On March 29, 2011, the U.S. Supreme Court began hearing oral arguments on the Wal-Mart employment-discrimination case, Dukes v. Wal-Mart Stores, Inc., which could have significant implications for the plaintiffs, the company and other potential employment-discrimination lawsuits across the country.
In 1963, when the Equal Pay Act was signed, women made less than 60 cents for every dollar a male worker made. Despite efforts to address the issue, pay disparity among men and women has remained a problem. Though the data shows that some progress has been made, it also shows there is still a ways left to go. According to data released by the U.S. Census Bureau, women on average earned 77 cents for every dollar their full-time male counterparts made in 2009.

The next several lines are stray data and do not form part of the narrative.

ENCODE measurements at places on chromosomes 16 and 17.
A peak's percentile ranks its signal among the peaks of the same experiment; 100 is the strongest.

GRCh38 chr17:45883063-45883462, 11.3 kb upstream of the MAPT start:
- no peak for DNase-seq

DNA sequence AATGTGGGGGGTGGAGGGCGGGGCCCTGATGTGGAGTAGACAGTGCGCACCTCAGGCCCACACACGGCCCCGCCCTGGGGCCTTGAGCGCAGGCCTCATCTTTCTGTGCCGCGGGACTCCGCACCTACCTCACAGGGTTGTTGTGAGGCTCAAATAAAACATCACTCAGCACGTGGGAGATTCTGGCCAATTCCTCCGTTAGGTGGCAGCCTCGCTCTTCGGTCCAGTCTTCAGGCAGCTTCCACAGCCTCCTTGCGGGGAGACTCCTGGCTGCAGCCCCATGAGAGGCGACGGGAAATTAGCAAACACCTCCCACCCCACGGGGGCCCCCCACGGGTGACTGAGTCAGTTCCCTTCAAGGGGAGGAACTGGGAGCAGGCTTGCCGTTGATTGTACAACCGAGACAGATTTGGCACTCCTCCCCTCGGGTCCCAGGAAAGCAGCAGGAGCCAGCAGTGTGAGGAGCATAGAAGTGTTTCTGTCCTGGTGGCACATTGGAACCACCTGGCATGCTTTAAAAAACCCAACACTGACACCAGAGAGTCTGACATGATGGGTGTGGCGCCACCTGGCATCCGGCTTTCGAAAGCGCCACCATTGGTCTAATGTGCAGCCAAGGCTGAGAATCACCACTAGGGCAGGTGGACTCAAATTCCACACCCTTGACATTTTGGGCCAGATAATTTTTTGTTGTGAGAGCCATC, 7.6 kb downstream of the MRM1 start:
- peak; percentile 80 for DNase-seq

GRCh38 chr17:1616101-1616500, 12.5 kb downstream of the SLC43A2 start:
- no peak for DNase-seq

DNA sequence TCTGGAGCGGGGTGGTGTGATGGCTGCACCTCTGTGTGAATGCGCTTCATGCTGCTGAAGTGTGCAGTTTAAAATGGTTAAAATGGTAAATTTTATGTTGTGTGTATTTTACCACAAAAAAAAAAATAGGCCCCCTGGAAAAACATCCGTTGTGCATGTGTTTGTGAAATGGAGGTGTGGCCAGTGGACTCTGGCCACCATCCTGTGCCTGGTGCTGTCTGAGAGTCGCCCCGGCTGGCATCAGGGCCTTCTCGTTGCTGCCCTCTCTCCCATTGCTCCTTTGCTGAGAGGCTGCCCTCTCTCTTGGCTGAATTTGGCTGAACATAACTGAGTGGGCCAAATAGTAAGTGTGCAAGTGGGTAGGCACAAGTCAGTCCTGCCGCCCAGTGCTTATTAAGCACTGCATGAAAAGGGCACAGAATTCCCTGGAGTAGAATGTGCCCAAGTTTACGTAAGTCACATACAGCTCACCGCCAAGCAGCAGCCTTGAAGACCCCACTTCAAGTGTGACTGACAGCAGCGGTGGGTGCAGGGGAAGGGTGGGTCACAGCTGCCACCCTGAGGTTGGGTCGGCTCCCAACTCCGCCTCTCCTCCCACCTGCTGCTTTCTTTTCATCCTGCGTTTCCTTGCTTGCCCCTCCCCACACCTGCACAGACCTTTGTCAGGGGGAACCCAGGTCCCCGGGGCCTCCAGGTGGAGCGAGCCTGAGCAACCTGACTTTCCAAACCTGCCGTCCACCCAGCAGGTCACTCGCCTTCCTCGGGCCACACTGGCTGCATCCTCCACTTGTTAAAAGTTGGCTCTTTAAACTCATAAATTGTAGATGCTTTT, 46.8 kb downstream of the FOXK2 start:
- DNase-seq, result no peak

On May 17, 2010, a federal jury in a class action suit in Manhattan awarded 12 former female sales representatives a total of $3.4 million in damages for alleged gender discrimination by the pharmaceutical giant Novartis. The jury found that the company had discriminated against the women in terms of pay and promotion, mostly on the basis of pregnancy.